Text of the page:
Tag Archives: habitat conservation

Beach restorations along New Jersey's Delaware Bay will help horseshoe crabs spawn in early May.

Changing fortunes on Delaware Bay

One might think a creature named the horseshoe crab would be naturally lucky–and in some ways it is. The prehistoric throwback has retained its basic physiology for around 350 million years, so it’s already far outlasted our own species on an evolutionary scale. Evolved as it may be, its luck has been challenged along the shores of the Delaware Bay. Beaches that traditionally serve as one of the crabs’ major spawning grounds were severely eroded by Hurricane Sandy in 2012, and the species is projected to be impacted by continuing shore development, frequent intense storms like Sandy and ongoing sea level rise.

The eggs of mating horseshoe crabs at Delaware Bay will sustain thousands of migrating shorebirds on their long trips to the Arctic. Credit: Gregory Breese/USFWS

The eggs of mating horseshoe crabs at Delaware Bay will sustain thousands of migrating shorebirds on their long trips to the Arctic. Credit: Gregory Breese/USFWS

Even less fortunate are the migrating shorebirds who depend on their critical stopover at Delaware Bay to refuel on sustaining horseshoe crab eggs on their way to the Arctic—a journey that, for some, clocks more than 18,000 miles annually. Take the rufa red knot for example, a species whose numbers have declined so sharply that it is being considered for federal Endangered Species Act protection. It’s estimated that more than 50 percent of the entire rufa red knot population stops at Delaware Bay, one of the last undeveloped shores on the Atlantic coast, making the area essential to the continuing survival of the species.

Fifty to 70 truckloads of sand are being added daily to five beaches on Delaware Bay that were badly eroded by Hurricane Sandy. Click below to view video of the beaches being replenished.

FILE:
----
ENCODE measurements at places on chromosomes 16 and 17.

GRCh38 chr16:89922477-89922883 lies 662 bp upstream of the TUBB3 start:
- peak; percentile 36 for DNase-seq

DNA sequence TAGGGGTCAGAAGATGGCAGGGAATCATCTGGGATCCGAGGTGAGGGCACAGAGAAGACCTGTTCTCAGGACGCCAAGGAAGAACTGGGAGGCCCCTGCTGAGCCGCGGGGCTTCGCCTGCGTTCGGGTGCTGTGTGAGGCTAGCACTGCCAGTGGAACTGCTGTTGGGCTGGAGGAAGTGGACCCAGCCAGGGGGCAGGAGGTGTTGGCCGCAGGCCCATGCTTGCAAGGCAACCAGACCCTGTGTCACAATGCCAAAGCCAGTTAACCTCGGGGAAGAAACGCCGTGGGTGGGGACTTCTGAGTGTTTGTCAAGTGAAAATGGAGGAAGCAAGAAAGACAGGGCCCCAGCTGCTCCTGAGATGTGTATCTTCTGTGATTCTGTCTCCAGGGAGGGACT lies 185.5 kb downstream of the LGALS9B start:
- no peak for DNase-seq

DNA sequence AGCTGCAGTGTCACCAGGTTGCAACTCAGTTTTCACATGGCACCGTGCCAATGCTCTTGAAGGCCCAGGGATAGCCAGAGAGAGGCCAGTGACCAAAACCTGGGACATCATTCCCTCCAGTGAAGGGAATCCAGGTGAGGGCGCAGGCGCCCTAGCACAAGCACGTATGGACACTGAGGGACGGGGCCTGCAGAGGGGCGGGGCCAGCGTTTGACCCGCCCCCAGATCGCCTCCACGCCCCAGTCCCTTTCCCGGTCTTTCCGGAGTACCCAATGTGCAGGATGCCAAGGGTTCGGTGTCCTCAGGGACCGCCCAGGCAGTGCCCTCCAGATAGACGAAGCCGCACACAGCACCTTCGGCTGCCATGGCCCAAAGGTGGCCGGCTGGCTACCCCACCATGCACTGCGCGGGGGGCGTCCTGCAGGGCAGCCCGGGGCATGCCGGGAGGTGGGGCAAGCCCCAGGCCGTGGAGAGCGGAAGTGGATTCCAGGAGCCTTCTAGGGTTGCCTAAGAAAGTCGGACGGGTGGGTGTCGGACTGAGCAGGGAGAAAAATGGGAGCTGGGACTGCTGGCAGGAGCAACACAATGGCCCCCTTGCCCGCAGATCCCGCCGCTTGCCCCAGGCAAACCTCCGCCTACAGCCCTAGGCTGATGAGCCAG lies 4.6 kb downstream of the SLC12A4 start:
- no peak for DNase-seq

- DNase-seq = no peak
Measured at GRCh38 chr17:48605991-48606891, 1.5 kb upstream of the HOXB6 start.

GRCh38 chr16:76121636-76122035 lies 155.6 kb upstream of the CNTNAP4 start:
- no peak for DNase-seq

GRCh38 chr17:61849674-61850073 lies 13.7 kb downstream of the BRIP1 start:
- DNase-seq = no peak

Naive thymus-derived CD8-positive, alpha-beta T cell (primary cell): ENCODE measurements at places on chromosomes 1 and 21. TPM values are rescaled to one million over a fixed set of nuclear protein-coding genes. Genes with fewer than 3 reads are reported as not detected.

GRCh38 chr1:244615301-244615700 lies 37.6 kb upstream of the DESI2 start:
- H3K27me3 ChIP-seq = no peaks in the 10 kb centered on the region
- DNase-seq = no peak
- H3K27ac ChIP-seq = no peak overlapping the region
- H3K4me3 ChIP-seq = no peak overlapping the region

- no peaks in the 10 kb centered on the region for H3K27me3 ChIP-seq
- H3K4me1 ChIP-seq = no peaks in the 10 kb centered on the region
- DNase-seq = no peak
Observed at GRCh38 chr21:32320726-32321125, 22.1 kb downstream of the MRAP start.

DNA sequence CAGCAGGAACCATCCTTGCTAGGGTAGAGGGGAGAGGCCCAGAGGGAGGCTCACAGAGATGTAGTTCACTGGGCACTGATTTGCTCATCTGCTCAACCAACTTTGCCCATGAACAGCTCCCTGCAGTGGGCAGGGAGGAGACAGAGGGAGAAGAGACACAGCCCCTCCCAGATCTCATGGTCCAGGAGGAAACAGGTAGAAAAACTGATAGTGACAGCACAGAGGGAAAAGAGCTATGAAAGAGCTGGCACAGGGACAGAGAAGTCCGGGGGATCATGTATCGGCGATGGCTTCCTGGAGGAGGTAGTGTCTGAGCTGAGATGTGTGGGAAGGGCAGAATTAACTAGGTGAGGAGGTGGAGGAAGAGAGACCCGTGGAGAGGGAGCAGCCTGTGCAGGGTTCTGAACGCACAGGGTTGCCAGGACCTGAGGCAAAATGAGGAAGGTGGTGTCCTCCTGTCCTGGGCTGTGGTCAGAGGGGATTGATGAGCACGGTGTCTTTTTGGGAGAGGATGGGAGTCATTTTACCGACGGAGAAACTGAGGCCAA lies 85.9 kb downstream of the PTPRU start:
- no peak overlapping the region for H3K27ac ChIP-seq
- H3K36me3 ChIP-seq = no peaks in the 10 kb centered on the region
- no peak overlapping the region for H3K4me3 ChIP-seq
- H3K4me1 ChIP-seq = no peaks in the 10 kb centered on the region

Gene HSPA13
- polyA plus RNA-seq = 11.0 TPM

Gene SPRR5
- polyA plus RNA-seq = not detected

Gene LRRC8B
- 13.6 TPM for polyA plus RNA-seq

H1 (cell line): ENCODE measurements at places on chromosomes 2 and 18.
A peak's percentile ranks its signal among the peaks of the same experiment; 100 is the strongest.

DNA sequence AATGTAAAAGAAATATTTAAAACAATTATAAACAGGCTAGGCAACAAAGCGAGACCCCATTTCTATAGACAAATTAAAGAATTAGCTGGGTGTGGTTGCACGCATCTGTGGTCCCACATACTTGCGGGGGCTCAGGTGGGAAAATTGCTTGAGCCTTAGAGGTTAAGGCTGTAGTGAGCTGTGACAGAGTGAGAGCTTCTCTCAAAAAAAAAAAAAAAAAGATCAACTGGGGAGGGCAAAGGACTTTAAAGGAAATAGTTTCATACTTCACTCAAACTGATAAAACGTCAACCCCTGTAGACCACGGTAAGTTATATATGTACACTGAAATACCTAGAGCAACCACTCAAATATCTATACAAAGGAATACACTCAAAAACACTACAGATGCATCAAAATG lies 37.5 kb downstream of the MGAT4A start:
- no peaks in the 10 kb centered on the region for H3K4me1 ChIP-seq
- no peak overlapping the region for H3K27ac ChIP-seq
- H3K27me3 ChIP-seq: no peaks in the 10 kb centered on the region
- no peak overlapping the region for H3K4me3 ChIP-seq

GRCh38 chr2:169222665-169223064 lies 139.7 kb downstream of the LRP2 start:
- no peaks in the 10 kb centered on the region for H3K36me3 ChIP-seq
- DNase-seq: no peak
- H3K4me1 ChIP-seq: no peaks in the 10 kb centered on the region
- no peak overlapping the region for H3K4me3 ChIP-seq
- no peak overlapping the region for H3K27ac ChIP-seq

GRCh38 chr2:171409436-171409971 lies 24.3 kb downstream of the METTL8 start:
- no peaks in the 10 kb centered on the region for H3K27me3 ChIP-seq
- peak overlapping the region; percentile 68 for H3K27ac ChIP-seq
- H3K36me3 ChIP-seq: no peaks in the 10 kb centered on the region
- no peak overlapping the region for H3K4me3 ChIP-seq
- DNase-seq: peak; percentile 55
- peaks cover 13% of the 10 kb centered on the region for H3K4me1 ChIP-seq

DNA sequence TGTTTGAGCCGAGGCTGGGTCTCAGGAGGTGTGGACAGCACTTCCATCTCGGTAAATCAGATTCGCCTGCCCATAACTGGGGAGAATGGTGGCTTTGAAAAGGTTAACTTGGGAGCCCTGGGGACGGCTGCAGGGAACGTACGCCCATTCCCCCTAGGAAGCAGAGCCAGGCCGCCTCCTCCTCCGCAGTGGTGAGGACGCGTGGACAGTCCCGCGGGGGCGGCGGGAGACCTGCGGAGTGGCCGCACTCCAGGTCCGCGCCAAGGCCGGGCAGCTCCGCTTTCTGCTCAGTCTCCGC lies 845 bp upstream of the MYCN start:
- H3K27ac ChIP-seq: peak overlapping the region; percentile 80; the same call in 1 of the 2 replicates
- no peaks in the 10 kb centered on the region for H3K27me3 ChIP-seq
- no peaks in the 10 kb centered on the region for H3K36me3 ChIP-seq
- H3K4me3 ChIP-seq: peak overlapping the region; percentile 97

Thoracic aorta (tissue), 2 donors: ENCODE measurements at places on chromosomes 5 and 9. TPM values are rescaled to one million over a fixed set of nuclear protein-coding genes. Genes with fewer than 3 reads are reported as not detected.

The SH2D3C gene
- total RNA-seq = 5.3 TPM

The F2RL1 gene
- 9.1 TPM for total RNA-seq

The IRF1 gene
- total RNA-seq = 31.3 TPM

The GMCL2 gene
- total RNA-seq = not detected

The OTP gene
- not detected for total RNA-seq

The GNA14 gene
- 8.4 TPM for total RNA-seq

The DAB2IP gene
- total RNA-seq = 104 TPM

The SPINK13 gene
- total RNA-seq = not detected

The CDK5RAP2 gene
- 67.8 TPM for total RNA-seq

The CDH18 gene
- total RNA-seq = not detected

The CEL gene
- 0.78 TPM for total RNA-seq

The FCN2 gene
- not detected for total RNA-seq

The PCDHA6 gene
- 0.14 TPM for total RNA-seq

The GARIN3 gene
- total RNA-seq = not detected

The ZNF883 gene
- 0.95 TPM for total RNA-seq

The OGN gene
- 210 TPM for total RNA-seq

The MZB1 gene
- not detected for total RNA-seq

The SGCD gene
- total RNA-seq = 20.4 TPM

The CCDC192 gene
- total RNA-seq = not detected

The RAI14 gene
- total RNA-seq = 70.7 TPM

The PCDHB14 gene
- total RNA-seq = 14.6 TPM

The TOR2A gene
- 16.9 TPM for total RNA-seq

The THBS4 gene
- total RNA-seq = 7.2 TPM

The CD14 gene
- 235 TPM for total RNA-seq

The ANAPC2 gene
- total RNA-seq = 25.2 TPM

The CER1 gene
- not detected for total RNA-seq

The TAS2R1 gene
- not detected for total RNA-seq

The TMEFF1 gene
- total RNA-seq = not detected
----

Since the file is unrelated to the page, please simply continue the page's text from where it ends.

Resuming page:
But sometimes good fortune is the result of foresight. To help both of these species and the beach habitats upon which they depend, the U.S. Fish and Wildlife Service has broken ground on the first of 31 forward-looking Hurricane Sandy resilience projects: a $1.65 million restoration of several beaches along the Delaware Bay. The effort includes repairing storm surge and erosion damage at Reeds Beach, Kimbles Beach, Cooks Beach and Pierce’s Point in New Jersey’s Cape May County and at Moore’s Beach in Cumberland County (all important habitat areas for both crabs and shorebirds). The project involves  depositing some 50-70 truckloads of locally-mined sand daily to re-establish the diminishing coastline, with total sand replenishment estimated at 45,500 tons.

A map of the Reeds Beach restoration area. Inset: Greater Delaware Bay with beach restoration proposals highlighted in red. Credit: American Littoral Society.

A map of the Reeds Beach restoration area. Inset: Greater Delaware Bay with beach restoration proposals highlighted in red. Credit: American Littoral Society.

Partners in the effort, including the American Littoral Society and the New Jersey Department of Environmental Protection, are coordinating the restoration with the Service’s Cape May National Wildlife Refuge, and with the Conserve Wildlife Foundation and the National Fish and Wildlife Foundation. These partners have not only been instrumental in helping to implement the Service’s core coastal resilience and habitat restoration goals, they’ve also been seeking to secure further funding to restore additional spans of Delaware Bay shoreline.

Restoration crews have been employing something of a hurry-up offense, as the sand must be added, spread and graded by early May, when the horseshoe crabs typically return for spawning.

Cape May National Wildlife Refuge hosts annual nighttime horseshoe crab tagging events on Kimbles Beach. Credit: USFWS.

Cape May National Wildlife Refuge hosts annual nighttime horseshoe crab tagging events on Kimbles Beach. Credit: USFWS.

Cape May Refuge Manager Brian Braudis says the refuge plans to host horseshoe crab taggings on May 15 and May 29 at 8:30 p.m. when the crabs return, on its Kimbles Beach parcel. Last year, volunteers including veterans, retirees and school children—some bussed in from upstate classrooms—tagged 1,000 horseshoe crabs. With a support network like this, who needs luck?